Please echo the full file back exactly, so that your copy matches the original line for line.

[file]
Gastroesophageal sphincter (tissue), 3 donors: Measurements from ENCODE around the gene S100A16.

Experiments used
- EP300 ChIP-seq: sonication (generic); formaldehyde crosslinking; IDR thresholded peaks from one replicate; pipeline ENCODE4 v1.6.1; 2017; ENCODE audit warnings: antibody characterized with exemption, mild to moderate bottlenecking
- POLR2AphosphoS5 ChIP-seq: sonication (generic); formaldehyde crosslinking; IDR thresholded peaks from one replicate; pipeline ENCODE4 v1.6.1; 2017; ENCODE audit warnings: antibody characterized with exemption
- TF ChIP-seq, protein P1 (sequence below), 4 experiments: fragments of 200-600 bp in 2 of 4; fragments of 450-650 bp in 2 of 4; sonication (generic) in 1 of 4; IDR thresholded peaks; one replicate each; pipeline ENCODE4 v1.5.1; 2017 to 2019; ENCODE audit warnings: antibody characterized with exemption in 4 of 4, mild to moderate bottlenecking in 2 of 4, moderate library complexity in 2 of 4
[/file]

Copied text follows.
Gastroesophageal sphincter (tissue), 3 donors: Measurements from ENCODE around the gene S100A16.

Experiments used
- EP300 ChIP-seq: sonication (generic); formaldehyde crosslinking; IDR thresholded peaks from one replicate; pipeline ENCODE4 v1.6.1; 2017; ENCODE audit warnings: antibody characterized with exemption, mild to moderate bottlenecking
- POLR2AphosphoS5 ChIP-seq: sonication (generic); formaldehyde crosslinking; IDR thresholded peaks from one replicate; pipeline ENCODE4 v1.6.1; 2017; ENCODE audit warnings: antibody characterized with exemption
- TF ChIP-seq, protein P1 (sequence below), 4 experiments: fragments of 200-600 bp in 2 of 4; fragments of 450-650 bp in 2 of 4; sonication (generic) in 1 of 4; IDR thresholded peaks; one replicate each; pipeline ENCODE4 v1.5.1; 2017 to 2019; ENCODE audit warnings: antibody characterized with exemption in 4 of 4, mild to moderate bottlenecking in 2 of 4, moderate library complexity in 2 of 4